The Loneliness Pandemic and Why We are Better Together

When was the last time you felt lonely? Many of us may be hesitant to admit it, but loneliness is as common as swimming at the beach during an Australian summer. It is rarely talked about however, perhaps because of the stigma that follows it like a dark shadow on a dimly lit street.

I’m a fairly well socially connected person and have close family living near by, so may not appear like a typical person that experiences loneliness. However, because of my adventurous and previously nomadic lifestyle having taken me to live in many different countries, many of my social connections are geographically distanced. With each move I’ve taken, the exciting new places, people and perspectives that I’ve relished, have often been coupled with periods of intense loneliness. I’ve often felt I that didn’t belong and have grappled to connect with like-minded souls.


Loneliness typically relates to this feeling of not belonging or having genuine connection with others. Research suggests that it is rife in many countries. Pre-Covid-19 studies found that around one quarter of Australian’s were lonely and more than a fifth of American’s were ‘often or always’ lonely, with comparable figures elsewhere in the world. Vivek Murthy, Former Surgeon General in the Obama administration, discovered the extent of the loneliness pandemic first hand, when he travelled around America talking with people about health issues. He unearthed a pervasive undercurrent of loneliness throughout all walks of life, genders and ages. His book Together, aptly published in 2020 as the world was beginning confront the social isolation instigated by Covid-19 policies, skillfully disentangles different aspects of loneliness.

As the world battles the Covid-19 pandemic, a heightened pandemic of loneliness is unravelling behind closed doors. The impacts of Covid-19 on loneliness and social isolation are now being documented, with studies undertaken in 2020 unsurprisingly reporting people have had increased feelings of loneliness since the beginning of the pandemic. The toll is notably high among young people with one study, where the average age of participants was 28 years, finding that 65% of participants experienced increased feelings of loneliness since the beginning of the pandemic.

The Covid-19 pandemic has exacerbated loneliness. Photo courtesy of Kristina Tripkovic on Unsplash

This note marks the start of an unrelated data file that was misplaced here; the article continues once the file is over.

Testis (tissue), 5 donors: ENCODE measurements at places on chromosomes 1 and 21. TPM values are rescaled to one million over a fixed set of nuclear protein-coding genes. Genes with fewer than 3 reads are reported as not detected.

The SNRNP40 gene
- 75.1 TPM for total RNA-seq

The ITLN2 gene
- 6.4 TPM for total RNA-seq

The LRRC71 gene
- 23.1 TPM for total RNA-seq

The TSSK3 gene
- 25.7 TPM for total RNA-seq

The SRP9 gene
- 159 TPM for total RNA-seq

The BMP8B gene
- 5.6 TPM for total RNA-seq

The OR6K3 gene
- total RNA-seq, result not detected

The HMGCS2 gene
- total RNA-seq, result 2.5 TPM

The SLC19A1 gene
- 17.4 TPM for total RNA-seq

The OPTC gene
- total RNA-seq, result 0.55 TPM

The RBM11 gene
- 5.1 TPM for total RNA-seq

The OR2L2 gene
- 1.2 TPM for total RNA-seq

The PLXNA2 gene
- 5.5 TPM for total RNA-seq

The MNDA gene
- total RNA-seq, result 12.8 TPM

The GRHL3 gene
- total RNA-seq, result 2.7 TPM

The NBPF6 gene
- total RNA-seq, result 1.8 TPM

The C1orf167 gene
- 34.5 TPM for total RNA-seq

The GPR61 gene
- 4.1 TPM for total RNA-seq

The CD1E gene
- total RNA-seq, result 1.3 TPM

Loneliness is multifaceted and can be felt through a lack of intimate relationships, friendships or community connections. We can feel lonely for different reasons, and even when we are surrounded by others. Loneliness notably impacts mental well-being, but what you may not be aware, is that it also associated with a host of common health conditions such as heart disease, high blood pressure, stroke, dementia, depression and anxiety. Together explores the many different dimensions of loneliness through Murthy’s own anecdotes and those of others he met on his journey, touching on the influence of technology and social media, childhood trauma, migration, moving to new cities/communities and contemporary work life on loneliness.

Despite loneliness invoking many unpleasant emotions we’d probably rather not feel, Together isn’t remarkably depressing. You’ll not be shocked to learn that the antidote to loneliness is social connection. Biologically, we need social interactions to survive. In the distant past, it was safer for our hunter gatherer ancestors to stick together rather than struggle on, fighting battles alone. For this reason, our brains have developed so they produce chemicals which generate positive feelings when we experience social interactions (although Murthy does acknowledge that not all social interactions are necessarily positive).

Through the power of real examples, Together demonstrates what happens when we connect with others and how this reduces feelings of loneliness. Far from being stuck in a bottomless pit of loneliness, this book is remarkably uplifting, charting a transformative path that connection can create and how connection can help make our lives more meaningful. Murthy proposes many solutions to conquer the parallel pandemic of loneliness, which may help reduce loneliness in our own and other’s lives. Many of these suggestions may have to wait until we have unrestricted freedom for face to face encounters; our challenge is to identify effective mechanisms that can assist us right now.

What happens when we find connection? Photo courtesy of Remi Walle on Unsplash.

One thing I found uncanny was that he advocates spending time in solitude, as this can actually enhance social relationships. Spending focused time alone, self reflecting in an effort to get to know yourself better, developing self compassion and utilising tools like meditation can all help aid relationships with others, thereby increasing connection and reducing loneliness. I’ve personally gained much from this approach, particularly from meditation.

So if connection can reduce loneliness and also foster better mental and physical well-being, then it is vital for vibrant, happy and healthy, people, relationships and communities. Let’s nurture our existing networks, cultivate new connections and reach out to those who may be socially excluded in our community. Because together we can be stronger, healthier and more supportive of others.

Together we are better. Photo courtesy of Adi Goldstein on Unsplash.

One thought on “The Loneliness Pandemic and Why We are Better Together

Leave a Reply

Fill in your details below or click an icon to log in: Logo

You are commenting using your account. Log Out /  Change )

Twitter picture

You are commenting using your Twitter account. Log Out /  Change )

Facebook photo

You are commenting using your Facebook account. Log Out /  Change )

Connecting to %s